French Foreign Minister Laurent Fabius is in India these days and thus took the opportunity to bestow one of its biggest stars with his France’s highest civilian honor. Continue reading
If you’ve already been to this site, you’ve probably heard about the Harry Potter/Hari Puttar lawsuit Warner Bros initiated about a month ago. If not, the gist is that Warner Bros filed a lawsuit against Indian company Mirchii Movies over the latter’s film Hari Puttar: A Comedy Of Terrors, complaining it resembled its Harry Potter property a tad too much. Of course, Hari has nothing in common with Harry and is actually more of a Home Alone ripoff. You can read more about it here (including Hari Puttar‘s trailer) and here.
As I predicted, Warner Bros succeeded only in embarassing themselves, as Indian courts rejected the complaint yesterday on grounds that the stories are in no way similar and that Warner knew of the film since 2005 (!). Hari Puttar: A Comedy Of Terrors will now come out this Friday in India, instead of the September 12th release originally planned.
In related Potter news, 25 minutes of the sixth film’s IMAX presentation will be converted for a 3D presentation. Harry Potter And The Half-Blood Prince will open worldwide in mid-July 2009.
Mohandas K. Gandhi may be India’s most famous freedom fighter, and he was no doubt very instrumental in that country’s eventual independance from the British Empire in 1947, but of course he wasn’t the only one. And while non-Indians only remember Gandhi (and even then…), we thankfully have movies to educate and entertain us with the tales of other courageous and patriotic individuals, such as Bhagat Singh and his buddies.
A native of the Punjab region in northern India, Bhagat Singh was a fervent follower of Gandhi and his non-violence early in his life, but grew disillusioned with him following his reaction to the Chauri Chaura massacre of February 1922. Later or, in college, his patriotism as fervent as ever, he joined the communist organization HRA with some buddies of his and they started freedom fighting, the violent way.
The Legend Of Bhagat Singh was directed by Rajkumar Santoshi (Family: Ties Of Blood), who co-wrote the flick with Ranjit Kapoor (Mangal Pandey: The Rising), Piyush Mishra (1971) and Anjum Rajabali (Naina). Ajay Devgan (Omkara) stars. Trailer (followed by a song from the film) and review after the jump. Continue reading
In what can only be labeled a bitch move, Warner Bros has filed a lawsuit against Indian production company Mirchi Movies regarding the forthcoming film Hari Puttar: A Comedy Of Terrors. The reason? Warner feels the movie is taking advantage of the Harry Potter name. WB spokeswoman Deborah Lincoln tells The Hollywood Reporter:
“We have recently commenced proceedings against parties involved in the production and distribution of a movie entitled ‘Hari Puttar’. Warner Bros. values and protects intellectual property rights. However, it is our policy not to discuss publicly the details of any ongoing litigation.”
Mirchi CEO Munish Purii retorded:
We registered the ‘Hari Puttar’ title in 2005 and it’s unfortunate that Warner has chosen to file a case so close to our film’s release. In my opinion, I don’t think our title has any similarity or links with ‘Harry Potter.’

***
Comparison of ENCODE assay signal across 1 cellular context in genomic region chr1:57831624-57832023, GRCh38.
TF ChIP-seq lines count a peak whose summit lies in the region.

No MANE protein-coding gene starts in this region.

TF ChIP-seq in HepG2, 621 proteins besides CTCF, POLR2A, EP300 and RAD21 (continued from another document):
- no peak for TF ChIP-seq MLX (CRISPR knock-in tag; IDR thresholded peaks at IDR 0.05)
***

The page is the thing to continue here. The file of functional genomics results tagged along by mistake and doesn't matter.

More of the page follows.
The irony here? Mr Purii is actually the one who’s right. From the looks of Hari Puttar‘s trailer, the movie has nothing to do with the world’s most famous teenage wizard and is actually eerily similar to the Home Alone franchise, a property owned by Twentieth Century-Fox. So if anyone should file a lawsuit against Hari Puttar, it ought to be Fox, a company currently tangled with Warner in a messy battle over the Watchmen rights (god, it’s like a vicious circle).
Article continues after the jump. Also, Hari Puttar trailer.
The only existing copy of actor/writer/director P.C. Barua’s 1935 film Devdas, the second adaptation of Sarat Chandra Chatterjee’s classic novella, is currently rotting in the Bangladesh Film Archives, its soundtrack erased and footage severely damaged. The film is “preserved” among more than 2500 films at the archives, which is actually a rented house where the films are kept in rusted tin cans held together by scotch tape, are subject to heat of around 26 degrees Celsius (the standard is 12 degrees or less), and are handled by employees with their bare hands. The Daily Star reports:
“The print was in deplorable condition and even while giving full attention from only a few yards, the dialogues between Parbati and her husband were very difficult to follow”
“The sound has become inaudible and the film has become obscure. The projectionists struggled to raise the volume to almost no effect, still the dialogues could not be clearly heard”
“Mismanagement, preservers’ apathy to carrying out duties, the absence of training, shortage of manpower, inadequate budget, and the absence of a permanent building have contributed over the years to bring the (Archives) to this sorry state”
Devdas, a classic Bengali novella published in 1917, is a tragic love story in the vein of Romeo & Juliet. It tells the story of a young man who returns home after completing his education, only to have his family step in between himself and the love of his life.
The story was brought to life more than ten times on film (including three times by Barua, in different languages), and most recently in 2002 by acclaimed director Sanjay Leela Bhansali.